The donkey turned out to be a cock-a-doodle-donkey as it played the role of the rooster and brayed at 6am each morning. As you can imagine, I was unimpressed!

Naomi’s kids loved it though and they had fun milking the cows, collecting the chicken eggs, riding the ass and feeding the pigs.

quadbikesOur adventure of the weekend was quad biking on the awesome Stockton dunes at Anna Bay. When I was here the last time, we did some 4 x4-ing on the sands, but this was far more fun.

The guides started off by telling us that we better be careful ’cause if we weren’t we could puncture a lung, break every bone in our body, crunch ourselves under the bike and the only way out is by rescue helicopter which can cost upwards of 20 grand.

quadsQuite the thing for the confidence boost…not!! But it turned out that it was a little bit of build-up as the whole thing was actually quite tame. The council have given the quad operators a small portion of land that they can use for the biking so we had to stay within the orange beacons. After I got my confidence, I was quite tempted to roar around beyond the demarcated areas.

It was alot of fun and soon I was accelerating up and down the dunes and taking the corners at high speed. It was exhilirating with the wind flying through my hair as I zoomed over the sand.

After an hour or so, we were called back to base and transported back to the parking lot.

Australian Idols Mania

August 30, 2007

Last year, when I arrived in Australia, I got caught up in Idols Mania. Every Sunday and Monday evening, Tam and Rich were glued to the TV to see whether the hottie Saffa Dean would get through. Tam and I were very keen on Dean-o. Richard, not being dazzled by Dean’s gorgeous looks (as I have to admit T and I succumbed to), was voting strongly from Damien – who actually landed up winning.

Now, Idols has started again and I’ve made Nathan a fan. Every Sunday and Monday we’ve been laughing ourselves silly at the hillarious antics of the country-wide auditions. Some of these people have been pretty ridiculous, while there have been hints of talent rainbowing through.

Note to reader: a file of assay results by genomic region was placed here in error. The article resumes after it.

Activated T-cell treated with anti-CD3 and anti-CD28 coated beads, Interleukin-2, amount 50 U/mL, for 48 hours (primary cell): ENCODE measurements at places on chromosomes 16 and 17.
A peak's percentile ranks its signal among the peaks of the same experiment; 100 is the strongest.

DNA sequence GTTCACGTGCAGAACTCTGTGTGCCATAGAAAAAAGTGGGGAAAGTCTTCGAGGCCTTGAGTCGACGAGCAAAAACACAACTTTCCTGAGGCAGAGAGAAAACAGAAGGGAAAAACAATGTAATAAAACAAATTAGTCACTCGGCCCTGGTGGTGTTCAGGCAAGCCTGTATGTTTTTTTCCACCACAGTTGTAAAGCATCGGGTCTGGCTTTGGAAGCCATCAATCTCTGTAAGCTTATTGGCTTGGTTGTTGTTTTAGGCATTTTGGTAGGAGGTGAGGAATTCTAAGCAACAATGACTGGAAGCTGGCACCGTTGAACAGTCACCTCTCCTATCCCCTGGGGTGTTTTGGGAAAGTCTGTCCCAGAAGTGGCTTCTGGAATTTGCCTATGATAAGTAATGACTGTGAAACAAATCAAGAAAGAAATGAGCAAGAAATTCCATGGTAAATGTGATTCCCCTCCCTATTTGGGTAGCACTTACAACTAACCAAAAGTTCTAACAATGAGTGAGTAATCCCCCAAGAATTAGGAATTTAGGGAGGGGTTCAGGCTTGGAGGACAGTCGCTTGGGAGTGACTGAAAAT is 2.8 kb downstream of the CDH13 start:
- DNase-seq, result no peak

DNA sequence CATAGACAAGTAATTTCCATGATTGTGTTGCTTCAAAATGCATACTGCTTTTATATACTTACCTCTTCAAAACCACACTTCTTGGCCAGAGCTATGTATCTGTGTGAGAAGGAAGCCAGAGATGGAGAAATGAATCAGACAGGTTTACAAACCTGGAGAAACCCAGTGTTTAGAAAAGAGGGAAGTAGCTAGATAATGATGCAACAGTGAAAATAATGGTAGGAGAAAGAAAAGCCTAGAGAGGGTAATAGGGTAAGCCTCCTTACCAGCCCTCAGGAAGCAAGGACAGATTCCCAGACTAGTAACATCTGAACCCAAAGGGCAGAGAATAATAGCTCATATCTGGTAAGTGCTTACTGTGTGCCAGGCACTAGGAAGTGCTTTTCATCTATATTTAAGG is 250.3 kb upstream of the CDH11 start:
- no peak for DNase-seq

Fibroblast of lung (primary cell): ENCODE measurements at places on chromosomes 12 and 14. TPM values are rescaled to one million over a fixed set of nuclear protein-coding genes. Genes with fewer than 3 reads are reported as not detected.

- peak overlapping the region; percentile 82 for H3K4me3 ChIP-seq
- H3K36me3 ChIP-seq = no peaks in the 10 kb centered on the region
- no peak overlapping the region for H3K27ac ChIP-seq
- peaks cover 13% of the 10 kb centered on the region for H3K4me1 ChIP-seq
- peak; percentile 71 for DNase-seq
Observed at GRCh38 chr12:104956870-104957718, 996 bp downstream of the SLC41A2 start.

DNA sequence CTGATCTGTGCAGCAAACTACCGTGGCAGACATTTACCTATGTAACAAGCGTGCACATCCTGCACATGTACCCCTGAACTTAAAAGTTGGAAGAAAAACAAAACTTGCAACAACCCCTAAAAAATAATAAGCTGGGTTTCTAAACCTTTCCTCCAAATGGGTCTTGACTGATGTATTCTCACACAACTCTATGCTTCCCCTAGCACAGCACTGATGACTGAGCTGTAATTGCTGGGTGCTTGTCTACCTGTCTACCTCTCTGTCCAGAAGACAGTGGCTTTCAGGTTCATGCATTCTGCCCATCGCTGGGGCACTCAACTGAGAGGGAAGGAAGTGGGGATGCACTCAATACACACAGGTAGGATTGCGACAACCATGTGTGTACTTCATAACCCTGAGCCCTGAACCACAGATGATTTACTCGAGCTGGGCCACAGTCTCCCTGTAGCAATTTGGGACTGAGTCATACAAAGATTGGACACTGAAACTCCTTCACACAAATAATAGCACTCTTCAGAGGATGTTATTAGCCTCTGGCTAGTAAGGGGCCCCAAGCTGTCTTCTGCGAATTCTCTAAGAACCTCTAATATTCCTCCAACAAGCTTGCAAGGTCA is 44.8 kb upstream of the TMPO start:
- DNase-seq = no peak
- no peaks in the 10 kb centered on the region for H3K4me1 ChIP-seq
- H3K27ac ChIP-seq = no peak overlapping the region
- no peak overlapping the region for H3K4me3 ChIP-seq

We’re now onto the shaping of the final 24 into the final 12 – it’s nail biting stuff. And to make it even more competitive, Nath and I have introduced a wager.

DanielIf Daniel (the gorgeously sensitive scarf-loving day soapie star) with a magnificent voice wins, the Nath will take me to the famous Rockpool restaurant (at $150 a head for a 5 course meal).

mattBut if Matt (also a looker – aren’t us women lucky- but younger (he’s only 16) but I guess more teenie bopper posterboy) who also has a great set of vocals, wins, then I will have to take out a bank loan for dinner at Bennelong at the Opera House (it’s something like $110 for high tea so who knows that the damage would be for dinner).

And if neither wins, whosever star goes out first in the competition, has to take the other to a restaurant of their choice (but a little more modest than the winning wager).

I’m a little in shock as on Monday, Daniel didn’t get into the final 12 – while Matt did. I saw my credit card turning green at the thought of making the trip to chef Guillaume’s eatery. But never fear, there’s always the wildcard entry when the judges get to pick someone who wasn’t voted into the audience. I bet Daniel gets in. Actually, one second thoughts, maybe I’ve done enough with the betting. It’s starting to get expensive.

The competition heats up……

Edible Review: Brown Sugar – Bondi beach

August 30, 2007

Meet my new favourite restaurant – Brown Sugar situated in the world famous Bondi beach (not on the beach but up one of the side streets).

I’ve been there three times now and each time, I’ve enjoyed my meal thoroughly. It’s warm, friendly and cosy and the food is top-notch and has a wonderful home-made style with a dash of modern Australian thrown into the mix.

 The dining area is small – it must hold about 50 people so when it gets full (which it most often does), it can get slightly buzzy. But that just adds to the atmosphere.